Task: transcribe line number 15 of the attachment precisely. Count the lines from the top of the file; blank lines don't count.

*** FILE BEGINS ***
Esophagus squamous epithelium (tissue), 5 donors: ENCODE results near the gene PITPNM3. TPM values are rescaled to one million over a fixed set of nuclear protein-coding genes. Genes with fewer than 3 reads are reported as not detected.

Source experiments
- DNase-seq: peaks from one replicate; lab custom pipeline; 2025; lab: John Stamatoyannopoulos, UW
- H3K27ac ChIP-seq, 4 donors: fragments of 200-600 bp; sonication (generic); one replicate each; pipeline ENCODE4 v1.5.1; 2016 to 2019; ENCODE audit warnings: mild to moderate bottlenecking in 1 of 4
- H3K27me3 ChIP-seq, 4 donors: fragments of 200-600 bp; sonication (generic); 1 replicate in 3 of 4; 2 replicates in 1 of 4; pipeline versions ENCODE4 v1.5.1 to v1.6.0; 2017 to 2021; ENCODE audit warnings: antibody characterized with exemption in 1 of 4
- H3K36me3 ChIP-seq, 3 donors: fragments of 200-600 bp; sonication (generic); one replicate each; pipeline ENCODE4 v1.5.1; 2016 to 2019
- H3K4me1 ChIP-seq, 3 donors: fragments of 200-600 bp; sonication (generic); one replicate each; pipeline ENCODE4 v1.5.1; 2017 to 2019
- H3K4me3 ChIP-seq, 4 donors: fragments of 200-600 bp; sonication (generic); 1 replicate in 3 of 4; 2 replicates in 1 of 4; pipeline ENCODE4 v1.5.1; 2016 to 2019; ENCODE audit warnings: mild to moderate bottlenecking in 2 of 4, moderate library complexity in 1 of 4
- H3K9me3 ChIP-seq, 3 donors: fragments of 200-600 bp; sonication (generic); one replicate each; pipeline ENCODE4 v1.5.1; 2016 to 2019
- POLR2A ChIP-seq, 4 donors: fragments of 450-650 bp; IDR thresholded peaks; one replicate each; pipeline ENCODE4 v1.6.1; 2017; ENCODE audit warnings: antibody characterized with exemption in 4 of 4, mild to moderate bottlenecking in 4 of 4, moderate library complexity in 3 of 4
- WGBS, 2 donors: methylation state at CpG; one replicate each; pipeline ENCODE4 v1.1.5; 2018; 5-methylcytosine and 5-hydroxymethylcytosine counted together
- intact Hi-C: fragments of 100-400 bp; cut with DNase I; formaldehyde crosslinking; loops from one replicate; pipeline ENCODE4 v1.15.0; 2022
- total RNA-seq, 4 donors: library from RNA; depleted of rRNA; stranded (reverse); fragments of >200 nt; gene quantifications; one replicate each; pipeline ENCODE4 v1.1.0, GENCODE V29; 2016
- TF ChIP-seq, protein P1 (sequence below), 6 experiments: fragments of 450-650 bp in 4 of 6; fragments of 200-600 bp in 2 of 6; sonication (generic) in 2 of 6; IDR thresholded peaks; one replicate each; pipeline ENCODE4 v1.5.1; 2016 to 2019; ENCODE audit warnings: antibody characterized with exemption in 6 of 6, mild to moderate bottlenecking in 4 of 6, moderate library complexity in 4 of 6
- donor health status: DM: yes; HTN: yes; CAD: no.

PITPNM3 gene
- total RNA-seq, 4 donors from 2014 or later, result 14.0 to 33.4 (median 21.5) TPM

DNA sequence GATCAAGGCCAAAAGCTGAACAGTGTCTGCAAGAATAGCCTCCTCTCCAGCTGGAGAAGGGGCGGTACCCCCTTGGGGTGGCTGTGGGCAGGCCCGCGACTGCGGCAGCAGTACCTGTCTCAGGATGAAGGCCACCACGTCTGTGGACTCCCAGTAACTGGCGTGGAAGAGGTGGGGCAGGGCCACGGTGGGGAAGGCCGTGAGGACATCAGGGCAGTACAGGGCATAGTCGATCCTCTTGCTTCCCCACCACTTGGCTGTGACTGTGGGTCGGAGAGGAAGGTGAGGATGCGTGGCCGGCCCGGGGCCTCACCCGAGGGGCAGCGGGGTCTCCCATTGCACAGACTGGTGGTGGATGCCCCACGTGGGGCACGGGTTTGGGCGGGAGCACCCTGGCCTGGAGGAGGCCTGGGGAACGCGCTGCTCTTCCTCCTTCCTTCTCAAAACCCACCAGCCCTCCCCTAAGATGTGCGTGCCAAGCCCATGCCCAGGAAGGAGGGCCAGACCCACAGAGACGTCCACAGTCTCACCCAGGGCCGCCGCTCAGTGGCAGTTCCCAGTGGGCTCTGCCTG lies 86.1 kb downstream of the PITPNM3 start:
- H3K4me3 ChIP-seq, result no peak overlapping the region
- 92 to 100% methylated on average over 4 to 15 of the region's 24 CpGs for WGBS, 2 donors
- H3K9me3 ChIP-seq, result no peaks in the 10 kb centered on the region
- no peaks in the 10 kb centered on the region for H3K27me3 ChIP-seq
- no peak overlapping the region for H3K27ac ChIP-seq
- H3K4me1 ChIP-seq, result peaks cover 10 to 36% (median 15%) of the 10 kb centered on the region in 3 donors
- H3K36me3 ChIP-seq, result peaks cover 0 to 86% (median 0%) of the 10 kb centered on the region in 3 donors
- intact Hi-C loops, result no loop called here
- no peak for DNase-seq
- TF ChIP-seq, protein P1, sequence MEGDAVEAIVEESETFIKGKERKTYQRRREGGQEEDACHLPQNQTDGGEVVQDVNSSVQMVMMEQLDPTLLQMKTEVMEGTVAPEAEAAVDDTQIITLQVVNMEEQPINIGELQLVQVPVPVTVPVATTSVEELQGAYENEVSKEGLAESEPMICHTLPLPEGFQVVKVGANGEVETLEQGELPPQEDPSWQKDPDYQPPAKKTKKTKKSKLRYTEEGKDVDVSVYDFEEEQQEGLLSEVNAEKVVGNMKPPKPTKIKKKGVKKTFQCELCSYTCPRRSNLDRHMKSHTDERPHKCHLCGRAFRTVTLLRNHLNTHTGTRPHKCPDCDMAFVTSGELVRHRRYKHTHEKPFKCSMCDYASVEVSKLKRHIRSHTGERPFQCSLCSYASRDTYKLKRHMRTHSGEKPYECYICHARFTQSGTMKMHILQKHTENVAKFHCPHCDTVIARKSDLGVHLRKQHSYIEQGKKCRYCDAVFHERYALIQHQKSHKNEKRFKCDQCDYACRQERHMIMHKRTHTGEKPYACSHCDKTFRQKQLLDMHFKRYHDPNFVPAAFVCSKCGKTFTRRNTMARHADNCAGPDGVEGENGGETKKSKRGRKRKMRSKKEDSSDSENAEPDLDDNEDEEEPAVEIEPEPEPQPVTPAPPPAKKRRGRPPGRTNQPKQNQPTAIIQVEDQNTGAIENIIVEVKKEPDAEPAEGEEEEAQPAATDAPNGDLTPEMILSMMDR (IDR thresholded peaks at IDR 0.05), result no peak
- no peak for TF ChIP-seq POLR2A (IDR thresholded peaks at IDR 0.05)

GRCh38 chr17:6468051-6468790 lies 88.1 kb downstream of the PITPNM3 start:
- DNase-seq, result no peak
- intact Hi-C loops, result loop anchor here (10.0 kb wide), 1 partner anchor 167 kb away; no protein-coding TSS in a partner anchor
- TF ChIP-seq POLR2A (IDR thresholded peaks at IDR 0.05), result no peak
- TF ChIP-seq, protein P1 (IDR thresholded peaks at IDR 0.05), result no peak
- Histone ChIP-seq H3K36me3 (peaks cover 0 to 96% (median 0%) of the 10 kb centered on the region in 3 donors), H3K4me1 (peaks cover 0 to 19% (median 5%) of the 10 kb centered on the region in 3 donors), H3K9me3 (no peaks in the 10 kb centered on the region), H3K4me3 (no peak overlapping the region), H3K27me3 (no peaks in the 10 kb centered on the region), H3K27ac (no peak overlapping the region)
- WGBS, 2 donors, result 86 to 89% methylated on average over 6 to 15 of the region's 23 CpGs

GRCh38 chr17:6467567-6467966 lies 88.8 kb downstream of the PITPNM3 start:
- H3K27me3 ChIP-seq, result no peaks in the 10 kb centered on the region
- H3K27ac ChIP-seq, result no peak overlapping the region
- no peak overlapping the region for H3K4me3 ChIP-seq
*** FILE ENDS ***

- donor health status: DM: yes; HTN: yes; CAD: no.